Low-income schools have a tough time paying for field trips, and parents often don't have room in the budget for after-school activities. That's why the Dallas Arboretum is bringing the great outdoors inside some local schools.
Leafy greens in the classroom
Students at Edwin J. Kiest Elementary in East Dallas are tending to a 6-foot-tall hydroponic tower, bursting with flora. It’s a high-tech vertical garden that's lit from within. These green thumbs know what's growing, too: basil, spinach, lettuce, parsley and rainbow chard.
Seven weeks in, the seeds have more than taken root. Take it from 10-year-old Jesús Cruz.
"We have a tower, a plant tower. Our plants are turning out real great; one is actually already almost all done,” he said.
The tower is the centerpiece of a nine-week course led by the Dallas Arboretum. Once a week after school at Kiest and three other local elementary schools, there's a hands-on activity, discussion, games and a lesson. On this particular day, kids are refilling the hydroponic tower, measuring plant growth and learning about life cycles. Jesús said he's getting a lot out of it.
“I like it. It's educational and very inspiring,” he said.
A lot of students at Kiest have never been to the arboretum. And many of their parents struggle to pay for after-school activities. Principal Yazmin Cruz, no relation to Jesús, said the 50 spots for this program were gone in a snap.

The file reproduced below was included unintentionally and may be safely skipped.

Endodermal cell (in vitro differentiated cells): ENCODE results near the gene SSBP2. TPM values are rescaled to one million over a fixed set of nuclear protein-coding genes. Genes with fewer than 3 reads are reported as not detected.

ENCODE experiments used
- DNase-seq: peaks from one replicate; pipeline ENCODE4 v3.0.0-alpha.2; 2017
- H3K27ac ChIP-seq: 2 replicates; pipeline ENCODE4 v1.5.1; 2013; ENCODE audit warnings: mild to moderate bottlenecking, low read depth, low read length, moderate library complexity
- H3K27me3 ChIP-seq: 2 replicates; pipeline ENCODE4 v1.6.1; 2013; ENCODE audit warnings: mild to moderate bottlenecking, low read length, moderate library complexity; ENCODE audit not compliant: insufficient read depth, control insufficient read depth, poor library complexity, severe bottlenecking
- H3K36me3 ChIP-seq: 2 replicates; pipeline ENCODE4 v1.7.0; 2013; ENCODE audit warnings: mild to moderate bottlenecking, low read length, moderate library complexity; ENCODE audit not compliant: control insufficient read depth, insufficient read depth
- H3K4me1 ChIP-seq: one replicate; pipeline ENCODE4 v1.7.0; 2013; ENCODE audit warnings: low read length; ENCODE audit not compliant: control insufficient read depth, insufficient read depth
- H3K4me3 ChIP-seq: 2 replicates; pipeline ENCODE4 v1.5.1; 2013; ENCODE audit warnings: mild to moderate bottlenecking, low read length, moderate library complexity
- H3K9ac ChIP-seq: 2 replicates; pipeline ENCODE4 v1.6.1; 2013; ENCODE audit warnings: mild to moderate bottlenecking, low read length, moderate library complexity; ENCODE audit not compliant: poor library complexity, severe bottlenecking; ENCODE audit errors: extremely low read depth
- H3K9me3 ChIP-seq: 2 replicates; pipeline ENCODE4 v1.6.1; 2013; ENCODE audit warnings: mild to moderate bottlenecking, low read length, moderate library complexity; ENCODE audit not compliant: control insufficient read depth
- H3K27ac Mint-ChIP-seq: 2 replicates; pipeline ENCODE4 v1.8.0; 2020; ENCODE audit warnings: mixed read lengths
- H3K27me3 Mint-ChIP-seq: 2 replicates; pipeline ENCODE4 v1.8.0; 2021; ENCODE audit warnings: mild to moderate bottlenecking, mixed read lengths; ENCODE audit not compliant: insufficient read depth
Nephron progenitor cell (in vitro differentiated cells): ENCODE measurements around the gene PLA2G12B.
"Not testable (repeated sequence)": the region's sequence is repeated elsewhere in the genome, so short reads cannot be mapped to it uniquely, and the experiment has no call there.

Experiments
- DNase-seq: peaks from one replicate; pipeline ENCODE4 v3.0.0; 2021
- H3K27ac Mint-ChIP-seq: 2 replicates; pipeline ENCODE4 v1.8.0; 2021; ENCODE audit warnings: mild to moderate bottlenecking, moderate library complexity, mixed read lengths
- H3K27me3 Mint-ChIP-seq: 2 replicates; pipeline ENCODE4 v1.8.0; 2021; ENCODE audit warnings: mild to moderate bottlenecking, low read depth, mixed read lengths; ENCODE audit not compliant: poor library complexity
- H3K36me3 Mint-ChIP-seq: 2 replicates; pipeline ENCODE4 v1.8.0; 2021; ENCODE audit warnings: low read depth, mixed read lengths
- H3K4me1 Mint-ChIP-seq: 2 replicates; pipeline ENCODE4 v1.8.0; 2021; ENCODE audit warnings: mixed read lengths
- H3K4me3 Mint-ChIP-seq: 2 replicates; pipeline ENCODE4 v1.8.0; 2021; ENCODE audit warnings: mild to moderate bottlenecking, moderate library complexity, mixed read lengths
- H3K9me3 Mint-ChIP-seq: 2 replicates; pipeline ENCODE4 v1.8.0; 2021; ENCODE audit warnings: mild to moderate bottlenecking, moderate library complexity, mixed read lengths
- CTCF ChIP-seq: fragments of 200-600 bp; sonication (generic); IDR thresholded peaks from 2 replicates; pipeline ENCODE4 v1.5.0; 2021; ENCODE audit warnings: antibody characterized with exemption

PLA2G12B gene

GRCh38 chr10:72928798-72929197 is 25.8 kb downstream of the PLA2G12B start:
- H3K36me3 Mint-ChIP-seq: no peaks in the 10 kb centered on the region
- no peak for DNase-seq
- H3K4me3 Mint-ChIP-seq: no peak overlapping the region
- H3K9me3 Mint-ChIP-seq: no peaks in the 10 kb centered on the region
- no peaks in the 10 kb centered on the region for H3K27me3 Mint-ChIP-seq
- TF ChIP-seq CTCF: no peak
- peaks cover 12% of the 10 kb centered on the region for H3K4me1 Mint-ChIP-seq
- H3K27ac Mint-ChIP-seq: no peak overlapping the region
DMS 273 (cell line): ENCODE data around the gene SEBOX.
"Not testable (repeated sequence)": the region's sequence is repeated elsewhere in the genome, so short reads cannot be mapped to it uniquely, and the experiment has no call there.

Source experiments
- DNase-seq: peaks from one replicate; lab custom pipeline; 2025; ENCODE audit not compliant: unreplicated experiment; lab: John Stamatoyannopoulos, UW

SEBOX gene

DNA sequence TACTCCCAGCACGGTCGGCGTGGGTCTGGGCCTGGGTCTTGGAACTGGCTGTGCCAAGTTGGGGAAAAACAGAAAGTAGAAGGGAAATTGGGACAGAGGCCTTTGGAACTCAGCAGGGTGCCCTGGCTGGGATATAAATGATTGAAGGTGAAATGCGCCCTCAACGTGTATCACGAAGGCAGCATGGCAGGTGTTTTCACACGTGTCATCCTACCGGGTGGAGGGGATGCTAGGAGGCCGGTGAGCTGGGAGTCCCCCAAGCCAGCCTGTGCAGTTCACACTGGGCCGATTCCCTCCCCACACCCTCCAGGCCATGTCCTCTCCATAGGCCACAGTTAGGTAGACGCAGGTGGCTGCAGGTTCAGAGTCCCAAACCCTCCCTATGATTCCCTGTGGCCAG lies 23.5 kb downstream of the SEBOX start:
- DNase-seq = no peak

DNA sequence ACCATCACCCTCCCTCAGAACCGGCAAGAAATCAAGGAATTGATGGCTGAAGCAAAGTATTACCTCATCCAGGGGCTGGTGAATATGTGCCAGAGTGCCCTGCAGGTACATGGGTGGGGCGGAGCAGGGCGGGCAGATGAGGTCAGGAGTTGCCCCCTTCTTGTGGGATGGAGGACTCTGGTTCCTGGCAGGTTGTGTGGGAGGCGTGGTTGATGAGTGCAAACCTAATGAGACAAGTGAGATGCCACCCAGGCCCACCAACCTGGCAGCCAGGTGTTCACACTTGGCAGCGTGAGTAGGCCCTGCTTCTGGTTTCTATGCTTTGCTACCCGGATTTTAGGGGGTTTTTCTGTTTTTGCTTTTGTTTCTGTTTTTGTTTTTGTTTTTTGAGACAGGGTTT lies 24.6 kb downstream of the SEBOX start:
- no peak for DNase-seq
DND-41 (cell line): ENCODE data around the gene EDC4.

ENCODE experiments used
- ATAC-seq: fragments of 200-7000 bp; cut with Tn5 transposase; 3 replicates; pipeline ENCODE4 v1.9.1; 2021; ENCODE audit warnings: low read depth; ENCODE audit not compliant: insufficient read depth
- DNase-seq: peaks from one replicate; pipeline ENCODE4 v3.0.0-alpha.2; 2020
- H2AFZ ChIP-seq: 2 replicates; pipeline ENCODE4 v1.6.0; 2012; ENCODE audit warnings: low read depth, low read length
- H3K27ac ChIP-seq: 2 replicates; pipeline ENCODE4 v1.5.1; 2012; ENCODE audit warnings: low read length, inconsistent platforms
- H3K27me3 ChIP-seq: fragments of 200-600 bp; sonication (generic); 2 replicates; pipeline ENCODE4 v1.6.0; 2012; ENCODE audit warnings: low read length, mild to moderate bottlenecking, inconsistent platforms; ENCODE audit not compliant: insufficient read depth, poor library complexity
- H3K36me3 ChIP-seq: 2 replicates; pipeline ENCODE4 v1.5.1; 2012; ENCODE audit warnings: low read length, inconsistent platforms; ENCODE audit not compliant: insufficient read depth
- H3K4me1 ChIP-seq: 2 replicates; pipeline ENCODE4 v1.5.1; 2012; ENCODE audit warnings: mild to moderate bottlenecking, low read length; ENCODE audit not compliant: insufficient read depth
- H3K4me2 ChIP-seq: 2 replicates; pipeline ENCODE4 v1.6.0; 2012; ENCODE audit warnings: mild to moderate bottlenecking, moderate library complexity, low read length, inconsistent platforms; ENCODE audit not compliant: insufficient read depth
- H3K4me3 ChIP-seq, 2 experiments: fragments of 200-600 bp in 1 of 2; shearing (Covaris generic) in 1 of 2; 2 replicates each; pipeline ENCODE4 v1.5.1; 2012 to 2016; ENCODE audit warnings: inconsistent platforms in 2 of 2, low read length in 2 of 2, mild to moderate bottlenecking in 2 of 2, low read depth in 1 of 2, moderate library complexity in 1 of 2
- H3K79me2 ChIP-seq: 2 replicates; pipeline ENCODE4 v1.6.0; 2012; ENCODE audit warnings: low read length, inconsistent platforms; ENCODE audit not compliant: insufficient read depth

“Our parents are constantly asking for enrichment opportunities on campus. And when we have those enrichment opportunities that are so educational and instructional, even after school, they jump in, really fast,” she said.
Picking up the tab
The arboretum pays for an educator to come to Kiest, pays for a teacher from the school to stay late and help out, and provides all the materials. This coming spring, the arboretum will also foot the bill for a field trip.
"It's an expense. We have to pay transportation. So we are very fortunate that with this program. Our scholars can go to the arboretum for free,” Cruz said. “We are going to have about 250 students going to the arboretum very soon.”
Perhaps most importantly, the kids are involved in a program that interests them and bulks up their science knowledge. Anne Luke is science enrichment manager at the Dallas Arboretum, and said that's why this program was created 12 years ago.
"It was a result of looking around and seeing that the local schools needed help with their science scores,” Luke said.
When this course wrapped up last year, more than 90 percent of students reported that what they learned helped them with their classwork. Luke said it's also a great way to engage kids with working parents who'd otherwise be on their own after school.
"The students love the program; they're excited about it. We love to see them getting excited about science and understanding those concepts. Then, they have somewhere to go,” she said. “They don't have to go home to an empty apartment or empty house."
Looking forward to the ‘harvest’
Instead, they’re learning the body parts of a bee, checking on their plants and preparing for that final day "harvest," when they'll get to sample their leafy greens in a class-made salad. Ten-year-old Shirley Gil still can't believe how quickly their hydroponic tower sprang to life.
"I think it was really fast! I didn't know it was going to grow that fast. I thought it would take a month to grow like that,” she said.
Now, she knows. And she's proud of the work her class has done. Let's just hope the pride carries over when she takes that first bite of rainbow chard.